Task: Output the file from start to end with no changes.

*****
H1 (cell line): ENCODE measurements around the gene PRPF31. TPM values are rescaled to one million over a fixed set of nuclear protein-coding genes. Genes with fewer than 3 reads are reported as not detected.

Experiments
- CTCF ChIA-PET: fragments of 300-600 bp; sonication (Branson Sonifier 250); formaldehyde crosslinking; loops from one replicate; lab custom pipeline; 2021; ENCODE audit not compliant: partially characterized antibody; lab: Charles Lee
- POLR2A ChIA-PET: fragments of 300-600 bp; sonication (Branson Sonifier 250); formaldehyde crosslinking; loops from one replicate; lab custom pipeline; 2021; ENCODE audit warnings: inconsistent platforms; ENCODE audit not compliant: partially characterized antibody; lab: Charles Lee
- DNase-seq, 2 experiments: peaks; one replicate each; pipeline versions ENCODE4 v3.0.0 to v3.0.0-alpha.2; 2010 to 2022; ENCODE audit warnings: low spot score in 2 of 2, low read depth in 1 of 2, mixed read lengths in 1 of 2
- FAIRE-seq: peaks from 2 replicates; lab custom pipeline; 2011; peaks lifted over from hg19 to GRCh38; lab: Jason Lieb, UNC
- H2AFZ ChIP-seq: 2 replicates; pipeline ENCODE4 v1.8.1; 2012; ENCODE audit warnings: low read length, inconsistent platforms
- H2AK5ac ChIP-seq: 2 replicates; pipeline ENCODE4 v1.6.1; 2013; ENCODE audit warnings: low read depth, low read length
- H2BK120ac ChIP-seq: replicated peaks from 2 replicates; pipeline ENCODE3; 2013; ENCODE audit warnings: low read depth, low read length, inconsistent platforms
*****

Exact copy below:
H1 (cell line): ENCODE measurements around the gene PRPF31. TPM values are rescaled to one million over a fixed set of nuclear protein-coding genes. Genes with fewer than 3 reads are reported as not detected.

Experiments
- CTCF ChIA-PET: fragments of 300-600 bp; sonication (Branson Sonifier 250); formaldehyde crosslinking; loops from one replicate; lab custom pipeline; 2021; ENCODE audit not compliant: partially characterized antibody; lab: Charles Lee
- POLR2A ChIA-PET: fragments of 300-600 bp; sonication (Branson Sonifier 250); formaldehyde crosslinking; loops from one replicate; lab custom pipeline; 2021; ENCODE audit warnings: inconsistent platforms; ENCODE audit not compliant: partially characterized antibody; lab: Charles Lee
- DNase-seq, 2 experiments: peaks; one replicate each; pipeline versions ENCODE4 v3.0.0 to v3.0.0-alpha.2; 2010 to 2022; ENCODE audit warnings: low spot score in 2 of 2, low read depth in 1 of 2, mixed read lengths in 1 of 2
- FAIRE-seq: peaks from 2 replicates; lab custom pipeline; 2011; peaks lifted over from hg19 to GRCh38; lab: Jason Lieb, UNC
- H2AFZ ChIP-seq: 2 replicates; pipeline ENCODE4 v1.8.1; 2012; ENCODE audit warnings: low read length, inconsistent platforms
- H2AK5ac ChIP-seq: 2 replicates; pipeline ENCODE4 v1.6.1; 2013; ENCODE audit warnings: low read depth, low read length
- H2BK120ac ChIP-seq: replicated peaks from 2 replicates; pipeline ENCODE3; 2013; ENCODE audit warnings: low read depth, low read length, inconsistent platforms